In line with the Governmental philosophy underpinning the new company Law Reform Bill to "think small first", there are significant amendments introduced via the new Bill which seek to streamline and simplify the decision making process for private companies.

Firstly, private companies will not be required to hold AGMs or to table their annual accounts and reports, or to appoint auditors at a general meeting.  It will also cease to be a formal requirement that a company secretary is appointed although in practice this role will no doubt continue for many companies.  Sole member companies will be permitted for all types of company not just private limited companies.  In addition written resolutions will no longer need to be signed by all the shareholders, instead they will only require to be signed by the majority that would have been required to pass the resolution at general meeting i.e. over 50% of the voting rights for ordinary resolutions and 75% of voting rights for special resolutions.  Similarly the percentage required for consent to holding a meeting at short notice reduces to 90% from 95%.  This is in line with the drive towards reducing regulation and formality for private companies and improving company efficiency.

In addition, the notice period for general meetings (for both private and public companies) is reduced to 14 days (although it remains 21 days for a public company AGM).  There will no longer be a 21-day mandatory notice period for any special resolutions to be voted on at a general meeting.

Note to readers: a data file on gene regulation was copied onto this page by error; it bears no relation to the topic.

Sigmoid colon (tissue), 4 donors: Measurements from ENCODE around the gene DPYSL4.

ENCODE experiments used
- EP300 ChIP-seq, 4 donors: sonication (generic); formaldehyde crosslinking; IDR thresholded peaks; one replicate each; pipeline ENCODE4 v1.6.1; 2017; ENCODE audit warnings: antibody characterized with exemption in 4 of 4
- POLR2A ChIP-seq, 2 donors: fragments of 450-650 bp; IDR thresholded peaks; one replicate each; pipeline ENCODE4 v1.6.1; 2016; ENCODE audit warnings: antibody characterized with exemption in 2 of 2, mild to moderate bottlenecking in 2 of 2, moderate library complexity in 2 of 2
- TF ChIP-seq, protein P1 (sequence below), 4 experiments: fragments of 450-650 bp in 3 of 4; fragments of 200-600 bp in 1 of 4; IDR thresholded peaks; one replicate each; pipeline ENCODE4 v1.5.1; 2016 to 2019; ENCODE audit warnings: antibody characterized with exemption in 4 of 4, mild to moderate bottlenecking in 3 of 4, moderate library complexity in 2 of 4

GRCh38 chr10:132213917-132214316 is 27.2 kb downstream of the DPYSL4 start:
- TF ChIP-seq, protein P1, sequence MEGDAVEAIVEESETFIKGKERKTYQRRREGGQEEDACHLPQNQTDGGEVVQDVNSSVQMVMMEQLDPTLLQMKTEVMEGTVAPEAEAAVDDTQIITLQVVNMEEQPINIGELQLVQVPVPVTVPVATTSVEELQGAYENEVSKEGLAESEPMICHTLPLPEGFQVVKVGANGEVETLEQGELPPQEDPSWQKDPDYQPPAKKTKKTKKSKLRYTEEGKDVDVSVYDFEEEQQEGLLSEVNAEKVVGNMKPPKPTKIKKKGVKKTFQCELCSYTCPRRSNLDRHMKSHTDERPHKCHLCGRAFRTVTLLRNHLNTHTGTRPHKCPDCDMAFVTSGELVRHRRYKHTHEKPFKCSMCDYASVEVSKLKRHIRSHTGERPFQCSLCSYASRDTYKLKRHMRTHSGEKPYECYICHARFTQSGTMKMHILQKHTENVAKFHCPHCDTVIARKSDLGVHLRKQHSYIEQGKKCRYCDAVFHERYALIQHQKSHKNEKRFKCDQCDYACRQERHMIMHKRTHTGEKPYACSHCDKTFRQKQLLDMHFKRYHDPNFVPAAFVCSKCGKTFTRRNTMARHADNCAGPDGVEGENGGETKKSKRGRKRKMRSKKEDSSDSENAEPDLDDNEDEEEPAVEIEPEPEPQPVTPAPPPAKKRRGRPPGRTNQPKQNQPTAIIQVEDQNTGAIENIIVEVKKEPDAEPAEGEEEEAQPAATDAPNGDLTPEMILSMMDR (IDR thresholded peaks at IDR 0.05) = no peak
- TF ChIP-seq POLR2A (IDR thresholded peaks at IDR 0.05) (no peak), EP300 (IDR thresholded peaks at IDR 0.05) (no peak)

As regards the constitution of the company (i.e. the memorandum and articles) there will also be slight amendments.  The memorandum under the new regime will simply set out that the subscribers wish to form a company – it will no longer set out the objects of the company.  In addition, unless the articles state otherwise, the objects of the company shall be deemed to be unrestricted.  For existing companies, provisions in the memorandum setting out the objects of the company will be deemed to be included within the articles thus facilitating members to alter or remove them.  There will also be new standard articles that will replace the 1985 Act Table A which will be very brief, although these have not yet been published.

Finally the requirement to have an authorised share capital will be removed.  A company will be able to reduce its share capital in any way it wishes by a special resolution of the members, supported by a solvency statement from the directors regarding the following 12 months.  Companies will also be able to convert their share capital from one currency to another and round up the amounts to the nearest unit.  Provided also that the company has distributable profits, it can make a distribution of a non-cash asset at book value.

Next issue we shall consider the changes introduced with regard to the rights of shareholders to bring actions against the company.

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